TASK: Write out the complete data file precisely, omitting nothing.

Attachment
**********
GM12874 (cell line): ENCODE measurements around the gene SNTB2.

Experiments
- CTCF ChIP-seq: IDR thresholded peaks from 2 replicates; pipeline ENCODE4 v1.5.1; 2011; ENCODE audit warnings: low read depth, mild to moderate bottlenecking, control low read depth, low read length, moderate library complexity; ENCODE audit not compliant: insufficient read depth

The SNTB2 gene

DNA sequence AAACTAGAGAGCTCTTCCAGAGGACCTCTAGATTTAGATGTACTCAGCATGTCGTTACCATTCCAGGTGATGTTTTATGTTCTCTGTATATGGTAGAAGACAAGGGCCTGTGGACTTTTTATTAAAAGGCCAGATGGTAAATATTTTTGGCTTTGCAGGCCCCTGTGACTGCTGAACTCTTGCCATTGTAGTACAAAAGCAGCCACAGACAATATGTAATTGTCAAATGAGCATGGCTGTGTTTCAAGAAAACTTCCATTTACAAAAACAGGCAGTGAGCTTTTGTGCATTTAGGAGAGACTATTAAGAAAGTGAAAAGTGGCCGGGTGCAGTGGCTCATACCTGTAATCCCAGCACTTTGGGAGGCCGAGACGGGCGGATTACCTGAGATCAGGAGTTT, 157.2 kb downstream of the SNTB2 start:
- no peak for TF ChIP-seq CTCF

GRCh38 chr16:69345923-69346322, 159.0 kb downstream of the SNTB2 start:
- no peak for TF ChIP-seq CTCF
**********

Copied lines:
GM12874 (cell line): ENCODE measurements around the gene SNTB2.

Experiments
- CTCF ChIP-seq: IDR thresholded peaks from 2 replicates; pipeline ENCODE4 v1.5.1; 2011; ENCODE audit warnings: low read depth, mild to moderate bottlenecking, control low read depth, low read length, moderate library complexity; ENCODE audit not compliant: insufficient read depth

The SNTB2 gene

DNA sequence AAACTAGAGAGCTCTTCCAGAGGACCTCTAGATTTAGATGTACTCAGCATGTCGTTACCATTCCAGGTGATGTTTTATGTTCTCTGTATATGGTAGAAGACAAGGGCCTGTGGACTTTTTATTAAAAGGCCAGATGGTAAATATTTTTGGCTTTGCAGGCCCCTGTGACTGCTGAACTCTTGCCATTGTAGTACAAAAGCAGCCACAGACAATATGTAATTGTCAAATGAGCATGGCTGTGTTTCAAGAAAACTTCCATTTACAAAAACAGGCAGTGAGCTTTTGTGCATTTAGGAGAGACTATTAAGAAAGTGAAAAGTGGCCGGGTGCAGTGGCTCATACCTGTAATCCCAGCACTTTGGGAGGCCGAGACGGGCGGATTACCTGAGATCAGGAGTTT, 157.2 kb downstream of the SNTB2 start:
- no peak for TF ChIP-seq CTCF

GRCh38 chr16:69345923-69346322, 159.0 kb downstream of the SNTB2 start:
- no peak for TF ChIP-seq CTCF